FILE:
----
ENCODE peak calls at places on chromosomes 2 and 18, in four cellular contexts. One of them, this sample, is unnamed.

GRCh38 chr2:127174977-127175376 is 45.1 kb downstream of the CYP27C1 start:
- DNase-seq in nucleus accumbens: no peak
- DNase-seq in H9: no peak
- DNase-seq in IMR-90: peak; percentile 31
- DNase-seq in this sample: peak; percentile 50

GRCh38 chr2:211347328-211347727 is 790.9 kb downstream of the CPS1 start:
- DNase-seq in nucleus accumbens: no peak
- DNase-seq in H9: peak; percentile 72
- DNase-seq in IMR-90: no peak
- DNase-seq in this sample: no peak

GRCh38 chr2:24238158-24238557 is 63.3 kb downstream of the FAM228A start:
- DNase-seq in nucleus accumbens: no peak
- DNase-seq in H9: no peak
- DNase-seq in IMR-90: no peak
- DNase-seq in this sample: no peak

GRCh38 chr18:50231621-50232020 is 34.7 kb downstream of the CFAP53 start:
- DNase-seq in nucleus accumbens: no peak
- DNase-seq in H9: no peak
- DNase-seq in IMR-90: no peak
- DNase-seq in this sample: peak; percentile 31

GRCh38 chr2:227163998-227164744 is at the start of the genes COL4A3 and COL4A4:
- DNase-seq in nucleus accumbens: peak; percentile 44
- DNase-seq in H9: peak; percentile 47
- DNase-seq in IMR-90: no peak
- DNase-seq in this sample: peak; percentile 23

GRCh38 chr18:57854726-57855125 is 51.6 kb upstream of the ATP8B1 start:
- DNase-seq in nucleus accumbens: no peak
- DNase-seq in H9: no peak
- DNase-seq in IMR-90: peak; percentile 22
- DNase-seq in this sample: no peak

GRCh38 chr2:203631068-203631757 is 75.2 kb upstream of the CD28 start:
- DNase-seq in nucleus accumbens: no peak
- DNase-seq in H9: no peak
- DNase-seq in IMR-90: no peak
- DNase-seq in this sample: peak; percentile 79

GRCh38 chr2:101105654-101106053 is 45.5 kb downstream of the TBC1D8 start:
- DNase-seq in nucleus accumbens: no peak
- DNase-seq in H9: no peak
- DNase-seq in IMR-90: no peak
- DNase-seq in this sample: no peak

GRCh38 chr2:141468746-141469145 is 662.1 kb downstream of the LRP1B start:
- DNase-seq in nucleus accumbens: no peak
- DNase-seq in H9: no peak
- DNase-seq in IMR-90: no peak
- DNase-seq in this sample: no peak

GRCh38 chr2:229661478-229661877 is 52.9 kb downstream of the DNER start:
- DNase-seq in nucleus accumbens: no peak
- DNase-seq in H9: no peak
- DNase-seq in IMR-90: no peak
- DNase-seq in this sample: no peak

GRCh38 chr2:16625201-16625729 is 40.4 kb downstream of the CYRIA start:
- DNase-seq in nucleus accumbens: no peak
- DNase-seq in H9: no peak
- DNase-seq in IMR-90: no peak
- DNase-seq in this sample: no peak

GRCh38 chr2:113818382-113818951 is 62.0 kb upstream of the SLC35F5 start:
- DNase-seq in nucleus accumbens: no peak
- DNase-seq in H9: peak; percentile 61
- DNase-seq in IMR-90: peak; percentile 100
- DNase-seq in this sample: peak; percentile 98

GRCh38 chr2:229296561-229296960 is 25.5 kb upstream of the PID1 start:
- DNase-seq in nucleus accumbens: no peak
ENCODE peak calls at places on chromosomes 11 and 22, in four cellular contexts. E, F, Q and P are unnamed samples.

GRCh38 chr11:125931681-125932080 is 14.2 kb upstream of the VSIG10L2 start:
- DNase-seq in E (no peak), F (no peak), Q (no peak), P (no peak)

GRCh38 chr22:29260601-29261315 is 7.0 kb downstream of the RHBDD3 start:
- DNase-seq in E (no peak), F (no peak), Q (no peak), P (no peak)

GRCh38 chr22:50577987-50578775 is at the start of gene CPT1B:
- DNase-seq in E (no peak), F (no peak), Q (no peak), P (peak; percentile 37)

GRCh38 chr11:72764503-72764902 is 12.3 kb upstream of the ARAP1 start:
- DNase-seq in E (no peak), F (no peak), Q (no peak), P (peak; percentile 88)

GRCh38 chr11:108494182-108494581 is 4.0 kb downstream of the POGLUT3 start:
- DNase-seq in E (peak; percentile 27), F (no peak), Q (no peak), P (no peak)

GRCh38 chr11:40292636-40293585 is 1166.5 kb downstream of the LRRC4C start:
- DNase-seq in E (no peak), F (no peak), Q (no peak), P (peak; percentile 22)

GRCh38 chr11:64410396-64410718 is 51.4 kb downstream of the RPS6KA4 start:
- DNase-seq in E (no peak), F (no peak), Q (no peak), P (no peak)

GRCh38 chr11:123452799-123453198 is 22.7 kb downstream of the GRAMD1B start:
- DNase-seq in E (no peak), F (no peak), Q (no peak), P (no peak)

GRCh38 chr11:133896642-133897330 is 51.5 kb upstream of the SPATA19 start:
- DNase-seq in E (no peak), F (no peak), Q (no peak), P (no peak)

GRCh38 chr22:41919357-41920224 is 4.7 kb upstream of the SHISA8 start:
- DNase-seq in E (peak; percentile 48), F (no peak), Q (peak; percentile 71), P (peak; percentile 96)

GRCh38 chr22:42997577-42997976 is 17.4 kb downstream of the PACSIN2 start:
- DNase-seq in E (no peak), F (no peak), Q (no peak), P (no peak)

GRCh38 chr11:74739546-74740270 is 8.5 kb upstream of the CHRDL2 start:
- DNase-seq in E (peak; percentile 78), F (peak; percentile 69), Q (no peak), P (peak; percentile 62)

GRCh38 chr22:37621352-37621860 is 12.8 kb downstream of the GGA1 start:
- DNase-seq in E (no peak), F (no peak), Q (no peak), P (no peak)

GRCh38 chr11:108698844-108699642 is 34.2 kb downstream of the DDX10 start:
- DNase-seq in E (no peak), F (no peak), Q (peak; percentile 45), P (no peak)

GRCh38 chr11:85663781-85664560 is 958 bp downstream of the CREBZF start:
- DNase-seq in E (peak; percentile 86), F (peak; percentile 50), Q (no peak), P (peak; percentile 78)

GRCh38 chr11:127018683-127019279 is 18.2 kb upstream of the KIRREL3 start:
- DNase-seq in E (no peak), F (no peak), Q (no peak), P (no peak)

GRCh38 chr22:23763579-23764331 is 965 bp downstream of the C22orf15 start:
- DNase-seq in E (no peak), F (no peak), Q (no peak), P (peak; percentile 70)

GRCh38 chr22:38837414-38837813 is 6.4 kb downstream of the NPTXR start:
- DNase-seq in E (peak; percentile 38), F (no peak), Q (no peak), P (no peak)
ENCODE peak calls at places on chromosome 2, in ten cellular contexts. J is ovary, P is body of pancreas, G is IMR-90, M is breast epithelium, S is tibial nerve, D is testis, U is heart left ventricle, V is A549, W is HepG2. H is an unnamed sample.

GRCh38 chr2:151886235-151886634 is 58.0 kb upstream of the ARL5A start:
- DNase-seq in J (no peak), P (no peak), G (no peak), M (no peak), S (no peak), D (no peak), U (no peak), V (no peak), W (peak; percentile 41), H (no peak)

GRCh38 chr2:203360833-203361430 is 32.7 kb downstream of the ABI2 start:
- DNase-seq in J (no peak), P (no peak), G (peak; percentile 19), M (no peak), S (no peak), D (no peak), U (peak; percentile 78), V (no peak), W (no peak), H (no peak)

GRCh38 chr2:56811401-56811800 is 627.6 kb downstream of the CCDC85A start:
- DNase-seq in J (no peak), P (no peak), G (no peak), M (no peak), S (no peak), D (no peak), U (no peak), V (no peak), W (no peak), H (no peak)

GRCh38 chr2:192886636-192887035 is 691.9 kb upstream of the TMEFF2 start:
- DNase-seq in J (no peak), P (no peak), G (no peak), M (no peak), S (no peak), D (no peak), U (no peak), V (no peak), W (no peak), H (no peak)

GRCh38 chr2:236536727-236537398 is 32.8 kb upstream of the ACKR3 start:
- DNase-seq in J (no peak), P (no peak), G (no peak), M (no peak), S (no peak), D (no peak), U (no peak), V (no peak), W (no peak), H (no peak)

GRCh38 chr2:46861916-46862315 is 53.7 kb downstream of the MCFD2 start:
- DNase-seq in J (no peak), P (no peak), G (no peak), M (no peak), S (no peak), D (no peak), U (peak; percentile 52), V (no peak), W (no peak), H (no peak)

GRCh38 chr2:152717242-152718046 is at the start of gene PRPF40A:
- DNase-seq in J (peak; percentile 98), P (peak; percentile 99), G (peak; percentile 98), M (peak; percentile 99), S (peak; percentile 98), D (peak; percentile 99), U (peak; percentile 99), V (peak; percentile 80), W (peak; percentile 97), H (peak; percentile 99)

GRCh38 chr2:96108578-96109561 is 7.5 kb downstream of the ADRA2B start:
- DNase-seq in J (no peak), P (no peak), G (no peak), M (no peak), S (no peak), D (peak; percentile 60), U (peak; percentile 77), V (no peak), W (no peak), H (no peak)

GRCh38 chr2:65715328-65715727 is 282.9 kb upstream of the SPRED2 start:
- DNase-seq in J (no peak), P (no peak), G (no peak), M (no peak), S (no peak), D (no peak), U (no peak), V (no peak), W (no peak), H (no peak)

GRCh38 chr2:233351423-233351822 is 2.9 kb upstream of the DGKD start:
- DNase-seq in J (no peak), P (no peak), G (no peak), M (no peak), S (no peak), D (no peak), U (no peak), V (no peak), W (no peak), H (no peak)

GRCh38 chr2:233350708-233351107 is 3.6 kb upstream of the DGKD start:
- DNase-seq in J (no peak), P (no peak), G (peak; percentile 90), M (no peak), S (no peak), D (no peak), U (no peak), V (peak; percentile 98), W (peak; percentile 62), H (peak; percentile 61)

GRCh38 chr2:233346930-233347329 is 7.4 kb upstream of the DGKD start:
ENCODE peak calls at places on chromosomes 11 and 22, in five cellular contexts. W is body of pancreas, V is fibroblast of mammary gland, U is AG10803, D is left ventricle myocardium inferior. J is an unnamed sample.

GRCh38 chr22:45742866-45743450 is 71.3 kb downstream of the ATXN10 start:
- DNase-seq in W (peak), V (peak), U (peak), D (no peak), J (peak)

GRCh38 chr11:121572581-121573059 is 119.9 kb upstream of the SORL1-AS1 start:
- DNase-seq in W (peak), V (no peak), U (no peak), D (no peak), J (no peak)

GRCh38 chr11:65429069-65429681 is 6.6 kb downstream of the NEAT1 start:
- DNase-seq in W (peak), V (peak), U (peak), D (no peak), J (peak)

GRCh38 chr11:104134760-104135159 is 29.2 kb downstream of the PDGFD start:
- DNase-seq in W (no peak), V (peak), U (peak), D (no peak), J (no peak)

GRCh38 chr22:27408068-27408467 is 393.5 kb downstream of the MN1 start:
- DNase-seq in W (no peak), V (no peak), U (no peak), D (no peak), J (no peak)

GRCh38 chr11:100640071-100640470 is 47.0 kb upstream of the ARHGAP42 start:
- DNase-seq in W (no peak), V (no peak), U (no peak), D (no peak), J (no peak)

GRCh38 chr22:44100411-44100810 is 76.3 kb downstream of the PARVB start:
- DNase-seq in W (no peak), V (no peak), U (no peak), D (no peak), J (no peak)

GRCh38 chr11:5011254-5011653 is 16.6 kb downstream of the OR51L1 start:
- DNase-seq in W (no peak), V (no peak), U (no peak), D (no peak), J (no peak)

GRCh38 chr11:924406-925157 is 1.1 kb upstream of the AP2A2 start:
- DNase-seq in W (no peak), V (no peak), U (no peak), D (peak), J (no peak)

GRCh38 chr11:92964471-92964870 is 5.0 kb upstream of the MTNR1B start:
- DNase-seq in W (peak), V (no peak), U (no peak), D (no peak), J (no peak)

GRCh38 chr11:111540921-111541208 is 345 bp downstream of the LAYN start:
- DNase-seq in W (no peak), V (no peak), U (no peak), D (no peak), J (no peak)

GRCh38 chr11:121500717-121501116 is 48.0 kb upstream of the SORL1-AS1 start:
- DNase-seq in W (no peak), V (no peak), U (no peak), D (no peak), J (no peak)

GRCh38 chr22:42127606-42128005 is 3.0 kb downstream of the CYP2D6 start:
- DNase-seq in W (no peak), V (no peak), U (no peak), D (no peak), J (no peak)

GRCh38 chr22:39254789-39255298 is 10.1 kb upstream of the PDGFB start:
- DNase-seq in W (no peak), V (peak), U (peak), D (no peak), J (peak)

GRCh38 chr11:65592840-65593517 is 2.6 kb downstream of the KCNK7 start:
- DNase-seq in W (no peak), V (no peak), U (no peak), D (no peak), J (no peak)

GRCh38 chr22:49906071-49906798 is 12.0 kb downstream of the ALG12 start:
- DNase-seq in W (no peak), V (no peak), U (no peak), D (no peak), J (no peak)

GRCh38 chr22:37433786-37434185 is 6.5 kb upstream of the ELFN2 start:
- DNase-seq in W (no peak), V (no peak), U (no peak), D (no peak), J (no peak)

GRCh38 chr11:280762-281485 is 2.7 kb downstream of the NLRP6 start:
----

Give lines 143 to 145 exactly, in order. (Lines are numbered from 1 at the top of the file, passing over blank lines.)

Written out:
- DNase-seq in W (no peak), V (no peak), U (no peak), D (peak), J (no peak)

GRCh38 chr11:92964471-92964870 is 5.0 kb upstream of the MTNR1B start:
- DNase-seq in W (peak), V (no peak), U (no peak), D (no peak), J (no peak)